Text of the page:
At the Olympic Trials in Rio, Coburn raced extremely well in hot and sunny conditions, albeit against much weaker competition than she will face in this race. She’s proven to some extent that she can still race well in the heat, but we’re skeptical that will be enough to vault her past Jebet and Kiyeng.

Another factor is that this race will have a rabbit scheduled to keep the race at 9:02 pace through 1500m. Jebet should be fine off of that as she ran within a second of the World Record in the event. Off a faster pace (she went out in 3:05 for 1000m in Rio), look for her to possibly make a run at 8:58.81.

Women’s 1500m (3:05pm)

Athletes of note: Faith Kipyegon, Jenny Simpson, Laura Muir, Sifan Hassan, Dawit Seyaum, Besu Sado, Gudaf Tsegay

Only Genzebe Dibaba’s absence from this race (she just ran Thursday in Lausanne) prevents this race from being a rematch of the top-10 runners from Rio. Without Dibaba, Kipyegon is the clear favorite, especially in a rabbited Diamond League race.

After Kipyegon, the presence of a rabbit could shake things up from how they turned out in Rio. If the race does turn out to be fast, that could spell trouble for Americans Jenny Simpson and Shannon Rowbury, who finished third and fourth in Rio, but likely benefited from the tactics of the race. If it’s fast, look for Laura Muir to stick with the pace like she did back in the mile in Birmingham earlier this season. She’s unlikely to challenge Kipyegon, but has shown both a willingness and an ability to run well on a fast early pace.

Women’s 100m Hurdles (3:20pm)

Athletes of note: Kendra Harrison, Jasmine Stowers, Shakira Nelvis, Dawn Harper-Nelson, Cindy Roleder, Cindy Ofili

The three Americans who swept at Lausanne on Thursday are making the short trip to Paris looking to repeat the American sweep. They’ll be joined by Shakira Nelvis to potentially go for a Mount Rushmore performance. That possibility will be challenged by Cindies Roleder and Ofili who finished fourth and fifth in Rio behind three Americans who will not be in Paris Saturday.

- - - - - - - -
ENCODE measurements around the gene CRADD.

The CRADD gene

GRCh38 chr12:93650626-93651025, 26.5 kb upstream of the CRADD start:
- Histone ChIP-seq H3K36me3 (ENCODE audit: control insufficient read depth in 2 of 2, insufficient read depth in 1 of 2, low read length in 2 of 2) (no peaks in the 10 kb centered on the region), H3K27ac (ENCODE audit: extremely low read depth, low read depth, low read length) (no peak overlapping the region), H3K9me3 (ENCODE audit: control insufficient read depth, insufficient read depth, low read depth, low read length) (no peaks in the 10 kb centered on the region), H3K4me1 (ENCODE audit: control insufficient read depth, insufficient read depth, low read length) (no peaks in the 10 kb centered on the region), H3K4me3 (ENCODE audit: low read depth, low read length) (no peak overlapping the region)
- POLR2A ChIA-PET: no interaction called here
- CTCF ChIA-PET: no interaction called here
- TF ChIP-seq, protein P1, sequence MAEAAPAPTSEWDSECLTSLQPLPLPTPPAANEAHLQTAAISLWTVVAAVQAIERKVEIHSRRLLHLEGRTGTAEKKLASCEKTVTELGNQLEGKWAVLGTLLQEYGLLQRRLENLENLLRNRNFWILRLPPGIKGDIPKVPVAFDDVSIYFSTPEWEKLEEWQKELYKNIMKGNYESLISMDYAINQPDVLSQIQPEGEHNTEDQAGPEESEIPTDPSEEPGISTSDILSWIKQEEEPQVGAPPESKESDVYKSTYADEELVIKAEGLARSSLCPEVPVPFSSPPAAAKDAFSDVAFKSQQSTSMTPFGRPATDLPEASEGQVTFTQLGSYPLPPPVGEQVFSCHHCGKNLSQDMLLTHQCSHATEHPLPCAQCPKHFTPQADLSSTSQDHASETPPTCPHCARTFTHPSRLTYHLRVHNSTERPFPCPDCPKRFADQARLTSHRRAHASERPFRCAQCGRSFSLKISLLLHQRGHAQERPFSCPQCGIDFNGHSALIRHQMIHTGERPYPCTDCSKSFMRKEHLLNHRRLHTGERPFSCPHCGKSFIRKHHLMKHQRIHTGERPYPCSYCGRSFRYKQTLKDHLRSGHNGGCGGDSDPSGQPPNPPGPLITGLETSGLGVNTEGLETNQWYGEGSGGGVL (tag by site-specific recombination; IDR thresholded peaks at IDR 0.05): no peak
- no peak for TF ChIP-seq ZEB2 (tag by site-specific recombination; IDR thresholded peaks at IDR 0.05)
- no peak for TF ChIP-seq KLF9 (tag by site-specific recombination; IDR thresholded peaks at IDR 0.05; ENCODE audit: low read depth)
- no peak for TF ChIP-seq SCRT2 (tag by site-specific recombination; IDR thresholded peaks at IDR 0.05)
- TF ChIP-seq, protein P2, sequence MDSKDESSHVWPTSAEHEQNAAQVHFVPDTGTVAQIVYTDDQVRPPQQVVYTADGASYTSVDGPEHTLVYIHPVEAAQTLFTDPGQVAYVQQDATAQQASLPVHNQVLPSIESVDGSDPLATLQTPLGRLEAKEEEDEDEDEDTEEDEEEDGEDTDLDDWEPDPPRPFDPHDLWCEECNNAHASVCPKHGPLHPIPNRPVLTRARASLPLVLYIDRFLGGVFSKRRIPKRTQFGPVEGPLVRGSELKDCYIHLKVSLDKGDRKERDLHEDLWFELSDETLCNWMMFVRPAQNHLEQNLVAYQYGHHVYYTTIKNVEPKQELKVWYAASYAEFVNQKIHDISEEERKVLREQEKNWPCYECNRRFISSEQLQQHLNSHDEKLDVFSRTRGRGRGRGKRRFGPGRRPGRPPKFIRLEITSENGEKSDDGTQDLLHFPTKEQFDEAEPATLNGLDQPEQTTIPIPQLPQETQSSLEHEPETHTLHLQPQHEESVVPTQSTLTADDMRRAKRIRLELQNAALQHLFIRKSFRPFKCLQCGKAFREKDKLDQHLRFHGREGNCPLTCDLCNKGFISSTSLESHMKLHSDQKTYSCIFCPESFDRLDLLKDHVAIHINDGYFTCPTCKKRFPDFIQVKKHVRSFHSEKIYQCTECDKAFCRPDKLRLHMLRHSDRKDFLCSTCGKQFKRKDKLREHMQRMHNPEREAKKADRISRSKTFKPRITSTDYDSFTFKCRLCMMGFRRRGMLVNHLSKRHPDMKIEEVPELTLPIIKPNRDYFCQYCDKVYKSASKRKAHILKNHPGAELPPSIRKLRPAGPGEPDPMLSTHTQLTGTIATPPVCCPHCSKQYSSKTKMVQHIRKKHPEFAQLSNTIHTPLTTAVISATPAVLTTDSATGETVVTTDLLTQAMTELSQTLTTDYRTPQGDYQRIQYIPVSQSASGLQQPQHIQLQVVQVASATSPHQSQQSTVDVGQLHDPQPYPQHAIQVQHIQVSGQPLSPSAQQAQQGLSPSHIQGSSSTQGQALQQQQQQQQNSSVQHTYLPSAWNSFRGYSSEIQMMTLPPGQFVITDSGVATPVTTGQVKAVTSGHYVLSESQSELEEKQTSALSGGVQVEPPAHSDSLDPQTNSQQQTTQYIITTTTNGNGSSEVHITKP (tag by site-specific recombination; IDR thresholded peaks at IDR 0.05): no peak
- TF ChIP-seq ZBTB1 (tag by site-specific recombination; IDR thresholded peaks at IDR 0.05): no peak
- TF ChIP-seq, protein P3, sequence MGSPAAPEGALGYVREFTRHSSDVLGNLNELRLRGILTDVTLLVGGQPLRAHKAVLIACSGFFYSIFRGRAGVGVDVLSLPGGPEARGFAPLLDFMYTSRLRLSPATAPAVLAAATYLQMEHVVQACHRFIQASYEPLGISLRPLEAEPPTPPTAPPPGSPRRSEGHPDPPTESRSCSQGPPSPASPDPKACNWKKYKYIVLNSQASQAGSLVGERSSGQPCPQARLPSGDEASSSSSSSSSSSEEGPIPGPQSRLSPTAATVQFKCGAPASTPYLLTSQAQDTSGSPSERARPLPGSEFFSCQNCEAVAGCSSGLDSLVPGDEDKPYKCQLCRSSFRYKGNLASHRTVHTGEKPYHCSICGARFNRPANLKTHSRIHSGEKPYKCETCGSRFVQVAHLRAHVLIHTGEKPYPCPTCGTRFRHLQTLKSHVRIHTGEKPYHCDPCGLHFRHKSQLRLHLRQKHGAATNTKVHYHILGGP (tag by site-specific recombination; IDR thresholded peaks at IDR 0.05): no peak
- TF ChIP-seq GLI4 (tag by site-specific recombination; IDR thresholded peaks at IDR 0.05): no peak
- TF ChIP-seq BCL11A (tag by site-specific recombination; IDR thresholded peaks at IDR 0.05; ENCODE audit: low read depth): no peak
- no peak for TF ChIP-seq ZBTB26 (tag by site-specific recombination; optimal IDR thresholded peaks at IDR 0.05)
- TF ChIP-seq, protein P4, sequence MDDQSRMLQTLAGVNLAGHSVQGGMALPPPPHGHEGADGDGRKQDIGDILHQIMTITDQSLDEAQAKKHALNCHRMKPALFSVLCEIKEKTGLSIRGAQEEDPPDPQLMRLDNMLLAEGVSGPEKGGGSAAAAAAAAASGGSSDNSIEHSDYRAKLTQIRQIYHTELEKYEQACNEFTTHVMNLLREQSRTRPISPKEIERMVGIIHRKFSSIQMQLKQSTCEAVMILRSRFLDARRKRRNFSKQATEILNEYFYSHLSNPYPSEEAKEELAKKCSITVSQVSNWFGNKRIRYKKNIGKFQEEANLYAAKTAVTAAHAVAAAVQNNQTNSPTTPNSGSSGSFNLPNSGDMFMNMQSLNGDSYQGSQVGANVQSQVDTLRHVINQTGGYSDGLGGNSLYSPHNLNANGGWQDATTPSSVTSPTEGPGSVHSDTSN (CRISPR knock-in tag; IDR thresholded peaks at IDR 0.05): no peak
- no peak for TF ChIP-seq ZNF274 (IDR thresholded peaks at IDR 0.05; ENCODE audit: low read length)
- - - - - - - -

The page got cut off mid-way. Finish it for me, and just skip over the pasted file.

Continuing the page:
Men’s 3000m (3:40pm)

Athletes of note: Paul Chelimo, Hagos Gebrhiwet, Muktar Edris, Yomif Kejelcha, Paul Tanui, Ryan Hill, Abdelaati Iguider

Notable in his absence is Olympic 5000m and 10,000m gold medalist Mo Farah, but the field basically has everyone else you could want beyond him. Yomif Kejelcha and Ryan Hill were the gold and silver medalists indoors in the 3000m and since neither competed in Rio, they may benefit from having additional rest relative to their competitors.

Chelimo was a surprise silver medalist in the 5000m in Rio and Gebrhiwet finished third in that race. Two non-medalists could factor in here as well. Muktar Edris has run well throughout the Diamond League circuit this year and finished fourth in the 5k in Rio before disqualification. Another stealth contender is Iguider, who finished just outside of medals at relevant events in the Olympics and World Indoors. He was fifth in the Rio 1500m and fourth in this very event indoors.

While Daniel Komen’s 7:20.67 world record will not be under attack, the rabbits will be on pace for a 7:30 time with a targeted 2k split of 5:00. That aggressive pace should be good enough to at least put Mo Farah’s world leading time of 7:32.62 under watch. If the rabbited pace holds for 3000m, we could also see the first sub-7:30 time in the event since Augustine Choge and Edwin Soi ran 7:29.94 indoors at the end of 2012. For what it’s worth, Soi is in this race, but shouldn’t be a factor as he hasn’t run under 7:35 since 2012.